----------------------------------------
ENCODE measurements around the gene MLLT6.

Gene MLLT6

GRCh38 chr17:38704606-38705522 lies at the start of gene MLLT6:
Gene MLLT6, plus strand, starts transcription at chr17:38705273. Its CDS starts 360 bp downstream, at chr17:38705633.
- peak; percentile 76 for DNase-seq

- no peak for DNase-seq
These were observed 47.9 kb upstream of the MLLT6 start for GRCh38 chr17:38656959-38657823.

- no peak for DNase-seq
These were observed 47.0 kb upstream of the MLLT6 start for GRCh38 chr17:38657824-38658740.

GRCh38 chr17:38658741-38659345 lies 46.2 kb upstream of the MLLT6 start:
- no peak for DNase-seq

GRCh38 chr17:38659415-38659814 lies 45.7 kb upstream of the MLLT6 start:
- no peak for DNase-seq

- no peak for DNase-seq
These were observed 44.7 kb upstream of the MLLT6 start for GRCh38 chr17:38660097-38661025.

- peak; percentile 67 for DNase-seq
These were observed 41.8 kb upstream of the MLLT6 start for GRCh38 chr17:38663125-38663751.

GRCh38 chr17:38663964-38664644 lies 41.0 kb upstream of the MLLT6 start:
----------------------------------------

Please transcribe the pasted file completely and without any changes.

ENCODE measurements around the gene MLLT6.

Gene MLLT6

GRCh38 chr17:38704606-38705522 lies at the start of gene MLLT6:
Gene MLLT6, plus strand, starts transcription at chr17:38705273. Its CDS starts 360 bp downstream, at chr17:38705633.
- peak; percentile 76 for DNase-seq

- no peak for DNase-seq
These were observed 47.9 kb upstream of the MLLT6 start for GRCh38 chr17:38656959-38657823.

- no peak for DNase-seq
These were observed 47.0 kb upstream of the MLLT6 start for GRCh38 chr17:38657824-38658740.

GRCh38 chr17:38658741-38659345 lies 46.2 kb upstream of the MLLT6 start:
- no peak for DNase-seq

GRCh38 chr17:38659415-38659814 lies 45.7 kb upstream of the MLLT6 start:
- no peak for DNase-seq

- no peak for DNase-seq
These were observed 44.7 kb upstream of the MLLT6 start for GRCh38 chr17:38660097-38661025.

- peak; percentile 67 for DNase-seq
These were observed 41.8 kb upstream of the MLLT6 start for GRCh38 chr17:38663125-38663751.

GRCh38 chr17:38663964-38664644 lies 41.0 kb upstream of the MLLT6 start: